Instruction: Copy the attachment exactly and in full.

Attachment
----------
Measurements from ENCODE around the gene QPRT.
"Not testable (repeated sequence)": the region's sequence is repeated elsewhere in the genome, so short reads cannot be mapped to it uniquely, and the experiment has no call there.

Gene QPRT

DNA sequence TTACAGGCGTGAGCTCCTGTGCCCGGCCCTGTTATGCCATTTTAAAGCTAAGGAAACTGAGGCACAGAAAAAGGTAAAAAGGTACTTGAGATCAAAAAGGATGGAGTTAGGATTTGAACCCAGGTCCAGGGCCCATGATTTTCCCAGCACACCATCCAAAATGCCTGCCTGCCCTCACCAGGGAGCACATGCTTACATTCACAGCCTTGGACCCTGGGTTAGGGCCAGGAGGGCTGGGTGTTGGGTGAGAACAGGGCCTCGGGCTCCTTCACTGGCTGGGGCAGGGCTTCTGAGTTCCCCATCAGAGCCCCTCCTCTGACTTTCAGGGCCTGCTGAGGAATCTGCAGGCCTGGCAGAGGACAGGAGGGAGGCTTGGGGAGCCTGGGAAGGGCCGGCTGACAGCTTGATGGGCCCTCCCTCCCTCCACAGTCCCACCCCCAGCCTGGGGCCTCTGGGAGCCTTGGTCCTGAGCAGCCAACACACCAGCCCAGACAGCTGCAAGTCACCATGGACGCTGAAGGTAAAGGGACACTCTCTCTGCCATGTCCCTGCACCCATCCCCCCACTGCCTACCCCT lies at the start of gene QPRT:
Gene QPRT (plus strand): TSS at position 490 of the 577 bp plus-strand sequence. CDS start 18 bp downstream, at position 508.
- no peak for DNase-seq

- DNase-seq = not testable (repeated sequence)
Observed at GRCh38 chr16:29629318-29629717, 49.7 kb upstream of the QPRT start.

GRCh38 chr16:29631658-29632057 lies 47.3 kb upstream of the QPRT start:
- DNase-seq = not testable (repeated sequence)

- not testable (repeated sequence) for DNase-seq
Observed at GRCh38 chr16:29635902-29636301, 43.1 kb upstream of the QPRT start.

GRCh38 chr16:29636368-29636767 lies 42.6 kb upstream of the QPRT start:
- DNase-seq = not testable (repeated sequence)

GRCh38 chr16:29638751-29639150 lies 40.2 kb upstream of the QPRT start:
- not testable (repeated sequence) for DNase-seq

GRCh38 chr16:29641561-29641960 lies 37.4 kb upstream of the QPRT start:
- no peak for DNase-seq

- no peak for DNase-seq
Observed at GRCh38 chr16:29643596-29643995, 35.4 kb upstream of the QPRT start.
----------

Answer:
Measurements from ENCODE around the gene QPRT.
"Not testable (repeated sequence)": the region's sequence is repeated elsewhere in the genome, so short reads cannot be mapped to it uniquely, and the experiment has no call there.

Gene QPRT

DNA sequence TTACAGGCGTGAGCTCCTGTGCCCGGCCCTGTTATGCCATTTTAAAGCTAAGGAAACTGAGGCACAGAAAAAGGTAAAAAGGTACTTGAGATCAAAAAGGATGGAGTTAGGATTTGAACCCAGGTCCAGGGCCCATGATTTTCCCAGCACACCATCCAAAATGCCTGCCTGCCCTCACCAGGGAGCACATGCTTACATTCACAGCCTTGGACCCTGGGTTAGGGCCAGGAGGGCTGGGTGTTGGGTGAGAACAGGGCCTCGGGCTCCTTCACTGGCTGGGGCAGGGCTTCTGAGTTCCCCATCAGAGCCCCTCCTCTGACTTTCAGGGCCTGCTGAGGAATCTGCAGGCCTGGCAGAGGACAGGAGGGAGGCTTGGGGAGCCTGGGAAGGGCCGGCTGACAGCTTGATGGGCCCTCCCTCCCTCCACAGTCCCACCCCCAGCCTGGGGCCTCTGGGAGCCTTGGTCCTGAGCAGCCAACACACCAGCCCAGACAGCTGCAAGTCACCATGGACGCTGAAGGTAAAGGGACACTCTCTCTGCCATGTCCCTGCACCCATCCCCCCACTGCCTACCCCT lies at the start of gene QPRT:
Gene QPRT (plus strand): TSS at position 490 of the 577 bp plus-strand sequence. CDS start 18 bp downstream, at position 508.
- no peak for DNase-seq

- DNase-seq = not testable (repeated sequence)
Observed at GRCh38 chr16:29629318-29629717, 49.7 kb upstream of the QPRT start.

GRCh38 chr16:29631658-29632057 lies 47.3 kb upstream of the QPRT start:
- DNase-seq = not testable (repeated sequence)

- not testable (repeated sequence) for DNase-seq
Observed at GRCh38 chr16:29635902-29636301, 43.1 kb upstream of the QPRT start.

GRCh38 chr16:29636368-29636767 lies 42.6 kb upstream of the QPRT start:
- DNase-seq = not testable (repeated sequence)

GRCh38 chr16:29638751-29639150 lies 40.2 kb upstream of the QPRT start:
- not testable (repeated sequence) for DNase-seq

GRCh38 chr16:29641561-29641960 lies 37.4 kb upstream of the QPRT start:
- no peak for DNase-seq

- no peak for DNase-seq
Observed at GRCh38 chr16:29643596-29643995, 35.4 kb upstream of the QPRT start.